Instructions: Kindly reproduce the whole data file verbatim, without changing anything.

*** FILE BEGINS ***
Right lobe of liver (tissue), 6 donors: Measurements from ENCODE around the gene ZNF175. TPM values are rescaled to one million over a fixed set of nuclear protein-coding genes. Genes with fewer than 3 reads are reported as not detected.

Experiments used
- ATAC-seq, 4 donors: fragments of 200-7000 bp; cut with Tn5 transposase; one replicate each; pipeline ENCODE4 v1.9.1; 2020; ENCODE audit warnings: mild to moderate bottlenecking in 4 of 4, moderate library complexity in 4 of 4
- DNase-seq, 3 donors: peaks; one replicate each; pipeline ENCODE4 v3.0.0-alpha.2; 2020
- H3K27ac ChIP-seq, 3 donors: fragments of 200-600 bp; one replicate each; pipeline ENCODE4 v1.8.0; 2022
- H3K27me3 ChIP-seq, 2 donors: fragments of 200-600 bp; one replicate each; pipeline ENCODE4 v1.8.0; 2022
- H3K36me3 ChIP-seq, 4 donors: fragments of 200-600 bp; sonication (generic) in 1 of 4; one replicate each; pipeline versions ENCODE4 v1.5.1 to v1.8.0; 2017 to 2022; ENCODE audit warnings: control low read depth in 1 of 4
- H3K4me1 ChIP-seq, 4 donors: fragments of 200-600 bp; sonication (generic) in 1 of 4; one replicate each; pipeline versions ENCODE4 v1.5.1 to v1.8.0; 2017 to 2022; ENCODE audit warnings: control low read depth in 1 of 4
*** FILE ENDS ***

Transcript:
Right lobe of liver (tissue), 6 donors: Measurements from ENCODE around the gene ZNF175. TPM values are rescaled to one million over a fixed set of nuclear protein-coding genes. Genes with fewer than 3 reads are reported as not detected.

Experiments used
- ATAC-seq, 4 donors: fragments of 200-7000 bp; cut with Tn5 transposase; one replicate each; pipeline ENCODE4 v1.9.1; 2020; ENCODE audit warnings: mild to moderate bottlenecking in 4 of 4, moderate library complexity in 4 of 4
- DNase-seq, 3 donors: peaks; one replicate each; pipeline ENCODE4 v3.0.0-alpha.2; 2020
- H3K27ac ChIP-seq, 3 donors: fragments of 200-600 bp; one replicate each; pipeline ENCODE4 v1.8.0; 2022
- H3K27me3 ChIP-seq, 2 donors: fragments of 200-600 bp; one replicate each; pipeline ENCODE4 v1.8.0; 2022
- H3K36me3 ChIP-seq, 4 donors: fragments of 200-600 bp; sonication (generic) in 1 of 4; one replicate each; pipeline versions ENCODE4 v1.5.1 to v1.8.0; 2017 to 2022; ENCODE audit warnings: control low read depth in 1 of 4
- H3K4me1 ChIP-seq, 4 donors: fragments of 200-600 bp; sonication (generic) in 1 of 4; one replicate each; pipeline versions ENCODE4 v1.5.1 to v1.8.0; 2017 to 2022; ENCODE audit warnings: control low read depth in 1 of 4